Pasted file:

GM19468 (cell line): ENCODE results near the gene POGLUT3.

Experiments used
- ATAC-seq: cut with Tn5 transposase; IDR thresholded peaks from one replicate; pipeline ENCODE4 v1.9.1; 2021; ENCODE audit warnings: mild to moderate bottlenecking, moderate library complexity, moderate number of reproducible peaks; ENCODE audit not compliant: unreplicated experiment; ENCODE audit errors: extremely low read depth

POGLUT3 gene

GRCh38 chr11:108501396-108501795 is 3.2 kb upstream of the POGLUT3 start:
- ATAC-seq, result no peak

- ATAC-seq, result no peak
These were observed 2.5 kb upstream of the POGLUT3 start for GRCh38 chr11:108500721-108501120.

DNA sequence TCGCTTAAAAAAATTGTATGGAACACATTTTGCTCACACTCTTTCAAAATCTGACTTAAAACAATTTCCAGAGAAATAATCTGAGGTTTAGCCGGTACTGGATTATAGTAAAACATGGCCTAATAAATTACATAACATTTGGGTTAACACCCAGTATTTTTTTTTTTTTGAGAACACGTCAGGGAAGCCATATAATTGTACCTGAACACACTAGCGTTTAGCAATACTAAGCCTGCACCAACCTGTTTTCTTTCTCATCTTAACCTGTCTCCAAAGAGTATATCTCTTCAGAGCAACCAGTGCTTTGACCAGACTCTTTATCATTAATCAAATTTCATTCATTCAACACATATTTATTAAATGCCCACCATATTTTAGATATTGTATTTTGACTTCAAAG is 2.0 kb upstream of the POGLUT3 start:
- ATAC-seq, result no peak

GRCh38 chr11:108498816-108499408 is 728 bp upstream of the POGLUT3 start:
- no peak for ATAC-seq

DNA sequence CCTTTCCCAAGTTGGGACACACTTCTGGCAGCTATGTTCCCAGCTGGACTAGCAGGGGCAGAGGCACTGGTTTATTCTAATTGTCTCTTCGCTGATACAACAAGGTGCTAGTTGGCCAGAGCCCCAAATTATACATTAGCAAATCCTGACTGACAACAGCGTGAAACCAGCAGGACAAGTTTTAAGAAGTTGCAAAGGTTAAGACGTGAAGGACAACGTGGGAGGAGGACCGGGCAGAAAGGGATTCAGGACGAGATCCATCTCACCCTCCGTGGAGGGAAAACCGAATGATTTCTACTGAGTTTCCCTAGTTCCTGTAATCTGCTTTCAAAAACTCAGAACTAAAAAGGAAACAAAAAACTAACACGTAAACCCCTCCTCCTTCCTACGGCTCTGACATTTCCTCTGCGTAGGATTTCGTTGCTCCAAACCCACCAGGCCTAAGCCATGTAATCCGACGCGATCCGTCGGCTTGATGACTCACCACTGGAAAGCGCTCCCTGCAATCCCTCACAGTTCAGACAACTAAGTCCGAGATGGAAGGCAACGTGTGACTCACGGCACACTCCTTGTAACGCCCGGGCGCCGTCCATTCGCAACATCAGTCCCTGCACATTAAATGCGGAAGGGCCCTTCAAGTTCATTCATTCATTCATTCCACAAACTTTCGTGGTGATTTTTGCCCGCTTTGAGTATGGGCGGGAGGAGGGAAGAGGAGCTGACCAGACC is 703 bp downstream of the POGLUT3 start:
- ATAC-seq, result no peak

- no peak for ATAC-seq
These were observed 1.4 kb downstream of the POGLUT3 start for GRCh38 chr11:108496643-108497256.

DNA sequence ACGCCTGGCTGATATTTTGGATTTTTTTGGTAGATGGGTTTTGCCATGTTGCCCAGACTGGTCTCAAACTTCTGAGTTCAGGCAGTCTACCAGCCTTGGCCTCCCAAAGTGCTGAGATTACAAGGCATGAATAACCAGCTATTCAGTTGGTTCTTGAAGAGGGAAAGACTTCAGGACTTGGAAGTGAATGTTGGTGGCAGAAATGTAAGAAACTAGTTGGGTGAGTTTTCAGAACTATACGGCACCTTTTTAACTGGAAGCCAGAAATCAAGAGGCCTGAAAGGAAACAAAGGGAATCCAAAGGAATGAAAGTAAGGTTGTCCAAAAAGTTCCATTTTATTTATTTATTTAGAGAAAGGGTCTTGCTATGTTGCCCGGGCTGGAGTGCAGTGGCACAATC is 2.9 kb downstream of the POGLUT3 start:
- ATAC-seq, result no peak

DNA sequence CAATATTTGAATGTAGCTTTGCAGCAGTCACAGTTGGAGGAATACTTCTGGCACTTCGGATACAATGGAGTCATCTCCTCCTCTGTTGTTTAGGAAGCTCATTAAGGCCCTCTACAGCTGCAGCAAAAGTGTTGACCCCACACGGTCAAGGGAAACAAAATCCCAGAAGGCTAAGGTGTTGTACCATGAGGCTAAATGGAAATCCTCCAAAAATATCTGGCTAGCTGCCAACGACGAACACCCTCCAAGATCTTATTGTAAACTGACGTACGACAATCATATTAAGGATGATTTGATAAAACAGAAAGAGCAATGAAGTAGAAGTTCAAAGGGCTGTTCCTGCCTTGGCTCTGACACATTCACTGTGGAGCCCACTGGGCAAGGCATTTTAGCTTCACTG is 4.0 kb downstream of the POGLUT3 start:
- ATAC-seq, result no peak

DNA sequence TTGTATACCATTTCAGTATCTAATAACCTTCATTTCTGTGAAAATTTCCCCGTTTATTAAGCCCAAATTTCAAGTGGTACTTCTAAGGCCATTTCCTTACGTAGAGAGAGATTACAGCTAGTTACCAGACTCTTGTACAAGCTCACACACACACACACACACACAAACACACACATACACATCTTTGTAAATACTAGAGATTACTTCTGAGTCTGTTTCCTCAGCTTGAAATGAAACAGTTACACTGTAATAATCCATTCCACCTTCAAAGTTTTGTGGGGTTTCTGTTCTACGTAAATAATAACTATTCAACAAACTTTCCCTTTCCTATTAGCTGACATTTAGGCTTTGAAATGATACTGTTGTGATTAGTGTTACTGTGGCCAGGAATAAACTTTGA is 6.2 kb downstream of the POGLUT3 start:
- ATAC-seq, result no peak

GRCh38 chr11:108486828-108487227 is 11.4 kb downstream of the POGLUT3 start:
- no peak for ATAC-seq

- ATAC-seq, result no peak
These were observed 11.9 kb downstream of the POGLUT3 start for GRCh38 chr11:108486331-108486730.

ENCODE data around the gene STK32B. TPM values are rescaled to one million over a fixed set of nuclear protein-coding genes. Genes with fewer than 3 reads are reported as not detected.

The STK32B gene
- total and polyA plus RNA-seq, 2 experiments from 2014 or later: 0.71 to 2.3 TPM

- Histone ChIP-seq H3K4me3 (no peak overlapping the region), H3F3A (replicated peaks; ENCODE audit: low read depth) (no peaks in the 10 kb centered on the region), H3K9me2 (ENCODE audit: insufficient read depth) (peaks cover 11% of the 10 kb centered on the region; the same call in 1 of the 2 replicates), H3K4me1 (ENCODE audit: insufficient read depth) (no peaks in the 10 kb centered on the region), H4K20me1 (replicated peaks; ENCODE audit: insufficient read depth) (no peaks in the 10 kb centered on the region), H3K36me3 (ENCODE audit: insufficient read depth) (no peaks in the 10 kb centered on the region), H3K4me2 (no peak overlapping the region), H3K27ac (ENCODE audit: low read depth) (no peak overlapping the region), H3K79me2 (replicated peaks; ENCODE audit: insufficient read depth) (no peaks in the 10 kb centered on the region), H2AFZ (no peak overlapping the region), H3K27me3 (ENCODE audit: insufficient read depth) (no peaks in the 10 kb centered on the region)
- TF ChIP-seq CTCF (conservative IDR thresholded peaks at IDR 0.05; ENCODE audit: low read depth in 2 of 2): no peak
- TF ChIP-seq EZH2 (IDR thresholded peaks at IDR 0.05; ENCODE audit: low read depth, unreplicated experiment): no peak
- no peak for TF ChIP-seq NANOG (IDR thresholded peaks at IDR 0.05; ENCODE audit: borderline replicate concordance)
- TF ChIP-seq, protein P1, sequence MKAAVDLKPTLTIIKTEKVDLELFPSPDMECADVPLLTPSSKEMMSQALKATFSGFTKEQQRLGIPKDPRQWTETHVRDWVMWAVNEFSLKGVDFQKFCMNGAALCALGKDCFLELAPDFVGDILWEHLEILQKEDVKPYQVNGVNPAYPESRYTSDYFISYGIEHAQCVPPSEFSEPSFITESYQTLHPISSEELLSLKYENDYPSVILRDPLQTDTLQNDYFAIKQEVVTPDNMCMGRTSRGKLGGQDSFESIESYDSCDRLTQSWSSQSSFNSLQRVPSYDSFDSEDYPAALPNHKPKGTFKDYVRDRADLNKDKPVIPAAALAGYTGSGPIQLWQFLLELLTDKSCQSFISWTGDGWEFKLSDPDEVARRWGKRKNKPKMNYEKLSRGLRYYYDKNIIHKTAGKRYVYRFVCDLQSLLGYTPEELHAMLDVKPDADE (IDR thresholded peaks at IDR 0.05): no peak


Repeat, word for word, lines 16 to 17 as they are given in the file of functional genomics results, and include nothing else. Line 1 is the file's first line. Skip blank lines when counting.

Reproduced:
These were observed 1.4 kb downstream of the POGLUT3 start for GRCh38 chr11:108496643-108497256.

DNA sequence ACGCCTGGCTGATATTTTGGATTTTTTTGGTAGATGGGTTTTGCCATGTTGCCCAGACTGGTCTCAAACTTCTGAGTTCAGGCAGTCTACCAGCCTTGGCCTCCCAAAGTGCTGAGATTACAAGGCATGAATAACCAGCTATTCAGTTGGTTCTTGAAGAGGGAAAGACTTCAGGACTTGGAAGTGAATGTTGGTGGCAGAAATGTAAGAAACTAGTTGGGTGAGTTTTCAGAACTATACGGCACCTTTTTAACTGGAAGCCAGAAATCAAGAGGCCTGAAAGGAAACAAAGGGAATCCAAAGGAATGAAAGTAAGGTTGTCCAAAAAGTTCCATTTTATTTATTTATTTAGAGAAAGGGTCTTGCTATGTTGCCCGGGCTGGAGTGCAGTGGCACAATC is 2.9 kb downstream of the POGLUT3 start: